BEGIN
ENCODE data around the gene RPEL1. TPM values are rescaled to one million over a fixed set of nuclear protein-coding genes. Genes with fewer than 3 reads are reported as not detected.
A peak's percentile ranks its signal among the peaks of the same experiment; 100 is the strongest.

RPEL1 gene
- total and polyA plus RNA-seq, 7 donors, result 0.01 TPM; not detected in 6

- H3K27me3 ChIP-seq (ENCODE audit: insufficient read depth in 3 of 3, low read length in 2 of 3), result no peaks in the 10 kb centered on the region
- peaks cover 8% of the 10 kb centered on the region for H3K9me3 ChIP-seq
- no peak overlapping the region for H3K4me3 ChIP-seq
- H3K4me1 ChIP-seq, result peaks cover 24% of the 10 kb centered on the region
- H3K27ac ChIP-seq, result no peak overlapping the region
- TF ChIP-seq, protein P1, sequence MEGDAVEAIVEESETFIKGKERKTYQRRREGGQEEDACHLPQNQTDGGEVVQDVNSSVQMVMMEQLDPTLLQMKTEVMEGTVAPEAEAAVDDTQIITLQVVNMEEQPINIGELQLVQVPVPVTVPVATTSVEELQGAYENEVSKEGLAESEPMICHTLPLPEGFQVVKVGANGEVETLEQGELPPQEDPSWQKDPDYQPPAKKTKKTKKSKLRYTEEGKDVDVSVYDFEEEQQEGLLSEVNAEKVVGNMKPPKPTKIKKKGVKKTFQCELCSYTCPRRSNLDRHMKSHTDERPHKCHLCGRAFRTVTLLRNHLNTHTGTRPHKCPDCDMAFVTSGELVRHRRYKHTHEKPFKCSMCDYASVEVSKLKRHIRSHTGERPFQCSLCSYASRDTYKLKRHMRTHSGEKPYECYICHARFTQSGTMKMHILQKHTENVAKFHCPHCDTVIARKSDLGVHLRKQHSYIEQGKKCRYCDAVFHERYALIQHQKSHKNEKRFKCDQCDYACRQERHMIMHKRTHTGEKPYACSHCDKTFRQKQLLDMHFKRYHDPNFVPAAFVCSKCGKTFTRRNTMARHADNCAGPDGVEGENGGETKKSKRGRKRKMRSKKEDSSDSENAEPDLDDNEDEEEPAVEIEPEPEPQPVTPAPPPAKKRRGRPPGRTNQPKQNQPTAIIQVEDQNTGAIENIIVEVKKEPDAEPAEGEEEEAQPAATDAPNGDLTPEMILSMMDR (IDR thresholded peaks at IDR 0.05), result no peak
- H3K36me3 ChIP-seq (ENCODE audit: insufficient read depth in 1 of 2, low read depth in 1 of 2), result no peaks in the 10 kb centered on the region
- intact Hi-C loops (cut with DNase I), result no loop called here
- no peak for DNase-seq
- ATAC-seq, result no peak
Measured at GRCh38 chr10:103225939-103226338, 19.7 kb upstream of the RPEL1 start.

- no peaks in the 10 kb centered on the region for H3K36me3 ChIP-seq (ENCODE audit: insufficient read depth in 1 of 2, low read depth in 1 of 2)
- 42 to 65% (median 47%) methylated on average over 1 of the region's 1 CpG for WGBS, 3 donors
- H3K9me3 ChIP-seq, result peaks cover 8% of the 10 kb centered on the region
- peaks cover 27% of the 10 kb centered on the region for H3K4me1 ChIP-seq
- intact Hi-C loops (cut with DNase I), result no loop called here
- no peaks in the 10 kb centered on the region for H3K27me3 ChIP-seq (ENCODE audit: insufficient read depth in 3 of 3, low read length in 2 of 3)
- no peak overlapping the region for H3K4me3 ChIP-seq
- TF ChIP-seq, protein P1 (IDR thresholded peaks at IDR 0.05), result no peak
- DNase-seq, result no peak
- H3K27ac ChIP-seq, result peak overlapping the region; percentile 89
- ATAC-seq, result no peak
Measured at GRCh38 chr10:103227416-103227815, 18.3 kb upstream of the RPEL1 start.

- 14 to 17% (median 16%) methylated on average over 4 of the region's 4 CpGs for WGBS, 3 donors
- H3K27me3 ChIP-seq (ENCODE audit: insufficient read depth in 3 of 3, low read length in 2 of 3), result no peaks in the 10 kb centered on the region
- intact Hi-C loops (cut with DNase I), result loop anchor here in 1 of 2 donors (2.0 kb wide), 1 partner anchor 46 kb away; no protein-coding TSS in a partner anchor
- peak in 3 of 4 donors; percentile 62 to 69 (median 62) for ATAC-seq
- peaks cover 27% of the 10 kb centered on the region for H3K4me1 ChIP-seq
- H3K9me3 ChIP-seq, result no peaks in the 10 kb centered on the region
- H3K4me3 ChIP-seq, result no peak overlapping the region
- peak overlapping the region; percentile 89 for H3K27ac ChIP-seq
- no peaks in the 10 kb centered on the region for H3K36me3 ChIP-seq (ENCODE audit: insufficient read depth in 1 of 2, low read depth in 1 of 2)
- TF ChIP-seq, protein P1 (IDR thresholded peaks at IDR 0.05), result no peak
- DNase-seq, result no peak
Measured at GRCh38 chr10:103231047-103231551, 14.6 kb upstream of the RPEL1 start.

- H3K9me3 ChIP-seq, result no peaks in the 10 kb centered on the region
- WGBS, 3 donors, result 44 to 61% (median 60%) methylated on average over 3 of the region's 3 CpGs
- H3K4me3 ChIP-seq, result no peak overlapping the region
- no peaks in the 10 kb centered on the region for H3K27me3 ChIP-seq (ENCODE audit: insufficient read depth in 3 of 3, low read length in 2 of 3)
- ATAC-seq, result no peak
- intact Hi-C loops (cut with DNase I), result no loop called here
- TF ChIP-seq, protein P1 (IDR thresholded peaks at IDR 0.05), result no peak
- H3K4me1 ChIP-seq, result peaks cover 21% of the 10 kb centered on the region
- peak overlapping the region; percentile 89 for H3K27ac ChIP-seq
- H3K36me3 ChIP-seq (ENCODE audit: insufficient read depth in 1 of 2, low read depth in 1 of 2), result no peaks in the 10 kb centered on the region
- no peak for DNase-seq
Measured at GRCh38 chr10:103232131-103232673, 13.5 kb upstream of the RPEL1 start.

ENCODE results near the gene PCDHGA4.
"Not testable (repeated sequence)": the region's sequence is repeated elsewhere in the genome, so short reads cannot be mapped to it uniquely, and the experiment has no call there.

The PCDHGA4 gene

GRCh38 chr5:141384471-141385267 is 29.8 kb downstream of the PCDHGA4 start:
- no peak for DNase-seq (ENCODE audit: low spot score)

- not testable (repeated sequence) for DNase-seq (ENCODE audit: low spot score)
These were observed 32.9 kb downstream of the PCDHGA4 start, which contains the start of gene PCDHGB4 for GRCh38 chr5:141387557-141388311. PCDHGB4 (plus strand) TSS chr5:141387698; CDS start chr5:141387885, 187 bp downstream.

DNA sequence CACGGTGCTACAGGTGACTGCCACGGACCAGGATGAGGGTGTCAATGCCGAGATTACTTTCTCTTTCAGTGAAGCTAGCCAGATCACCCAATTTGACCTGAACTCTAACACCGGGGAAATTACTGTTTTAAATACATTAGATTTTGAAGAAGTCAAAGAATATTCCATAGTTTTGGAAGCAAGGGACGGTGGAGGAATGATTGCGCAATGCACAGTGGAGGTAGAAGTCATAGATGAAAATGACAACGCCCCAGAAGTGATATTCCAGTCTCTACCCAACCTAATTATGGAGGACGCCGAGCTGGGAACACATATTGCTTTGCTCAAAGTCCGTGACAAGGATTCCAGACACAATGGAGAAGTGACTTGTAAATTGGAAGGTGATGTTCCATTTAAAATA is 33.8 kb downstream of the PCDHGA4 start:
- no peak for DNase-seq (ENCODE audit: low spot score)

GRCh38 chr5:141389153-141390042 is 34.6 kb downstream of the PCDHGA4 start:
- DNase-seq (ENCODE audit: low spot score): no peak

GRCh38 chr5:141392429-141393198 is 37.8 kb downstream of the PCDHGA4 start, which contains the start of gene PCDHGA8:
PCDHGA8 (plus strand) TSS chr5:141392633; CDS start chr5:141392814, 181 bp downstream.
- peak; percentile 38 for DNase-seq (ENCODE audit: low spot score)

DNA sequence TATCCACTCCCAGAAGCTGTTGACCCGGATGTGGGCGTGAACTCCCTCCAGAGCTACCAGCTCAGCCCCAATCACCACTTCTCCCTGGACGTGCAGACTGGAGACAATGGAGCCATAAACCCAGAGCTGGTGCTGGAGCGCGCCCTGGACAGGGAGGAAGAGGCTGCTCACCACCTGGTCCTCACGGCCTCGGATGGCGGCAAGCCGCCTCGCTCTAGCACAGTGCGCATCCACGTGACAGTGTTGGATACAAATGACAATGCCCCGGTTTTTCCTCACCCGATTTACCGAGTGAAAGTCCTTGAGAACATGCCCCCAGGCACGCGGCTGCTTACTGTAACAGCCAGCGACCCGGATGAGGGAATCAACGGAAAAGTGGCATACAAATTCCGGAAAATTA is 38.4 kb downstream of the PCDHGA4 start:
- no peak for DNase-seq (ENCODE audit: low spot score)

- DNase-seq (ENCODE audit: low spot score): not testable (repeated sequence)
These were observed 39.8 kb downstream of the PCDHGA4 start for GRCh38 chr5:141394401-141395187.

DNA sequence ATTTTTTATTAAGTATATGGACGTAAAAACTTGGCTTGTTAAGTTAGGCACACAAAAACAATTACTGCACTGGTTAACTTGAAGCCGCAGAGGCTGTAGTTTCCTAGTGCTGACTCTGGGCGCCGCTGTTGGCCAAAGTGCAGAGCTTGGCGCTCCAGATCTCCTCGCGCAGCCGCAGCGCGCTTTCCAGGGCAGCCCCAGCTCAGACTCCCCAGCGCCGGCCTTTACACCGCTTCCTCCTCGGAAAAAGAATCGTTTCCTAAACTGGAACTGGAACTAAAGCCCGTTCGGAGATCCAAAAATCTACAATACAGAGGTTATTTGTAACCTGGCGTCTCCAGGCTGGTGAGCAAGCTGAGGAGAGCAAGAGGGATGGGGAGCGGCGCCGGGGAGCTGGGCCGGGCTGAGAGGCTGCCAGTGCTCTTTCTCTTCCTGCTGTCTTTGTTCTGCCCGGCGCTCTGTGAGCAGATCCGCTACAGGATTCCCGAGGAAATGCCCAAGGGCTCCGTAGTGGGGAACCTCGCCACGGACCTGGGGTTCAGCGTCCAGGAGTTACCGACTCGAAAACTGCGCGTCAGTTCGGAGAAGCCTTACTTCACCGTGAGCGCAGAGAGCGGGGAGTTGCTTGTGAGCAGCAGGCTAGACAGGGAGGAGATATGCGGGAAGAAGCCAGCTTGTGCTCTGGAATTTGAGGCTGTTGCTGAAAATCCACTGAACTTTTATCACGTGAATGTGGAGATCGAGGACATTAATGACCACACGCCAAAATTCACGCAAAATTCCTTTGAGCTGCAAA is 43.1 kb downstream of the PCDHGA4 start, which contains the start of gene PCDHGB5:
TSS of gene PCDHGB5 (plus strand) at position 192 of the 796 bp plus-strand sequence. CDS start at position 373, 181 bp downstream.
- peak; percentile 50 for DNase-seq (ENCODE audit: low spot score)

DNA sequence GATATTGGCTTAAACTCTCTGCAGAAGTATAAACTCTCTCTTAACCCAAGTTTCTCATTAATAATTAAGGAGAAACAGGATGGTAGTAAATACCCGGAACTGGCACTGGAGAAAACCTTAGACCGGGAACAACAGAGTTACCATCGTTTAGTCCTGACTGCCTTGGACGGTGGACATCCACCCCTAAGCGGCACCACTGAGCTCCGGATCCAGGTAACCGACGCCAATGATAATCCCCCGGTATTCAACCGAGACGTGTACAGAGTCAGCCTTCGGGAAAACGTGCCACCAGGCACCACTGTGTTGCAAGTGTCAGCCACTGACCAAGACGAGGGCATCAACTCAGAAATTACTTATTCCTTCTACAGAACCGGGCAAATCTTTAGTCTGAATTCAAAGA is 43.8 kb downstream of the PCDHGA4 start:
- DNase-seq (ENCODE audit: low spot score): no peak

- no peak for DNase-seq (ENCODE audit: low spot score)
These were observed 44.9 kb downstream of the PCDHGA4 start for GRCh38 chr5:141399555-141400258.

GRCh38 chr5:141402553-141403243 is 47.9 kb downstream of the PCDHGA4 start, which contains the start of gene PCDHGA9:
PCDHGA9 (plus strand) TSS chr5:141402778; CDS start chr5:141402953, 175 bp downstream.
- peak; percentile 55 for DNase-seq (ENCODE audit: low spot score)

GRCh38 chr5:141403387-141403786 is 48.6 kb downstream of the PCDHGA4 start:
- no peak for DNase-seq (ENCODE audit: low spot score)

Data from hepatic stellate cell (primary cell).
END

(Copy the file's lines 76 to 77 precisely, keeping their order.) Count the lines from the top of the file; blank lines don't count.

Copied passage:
These were observed 44.9 kb downstream of the PCDHGA4 start for GRCh38 chr5:141399555-141400258.

GRCh38 chr5:141402553-141403243 is 47.9 kb downstream of the PCDHGA4 start, which contains the start of gene PCDHGA9: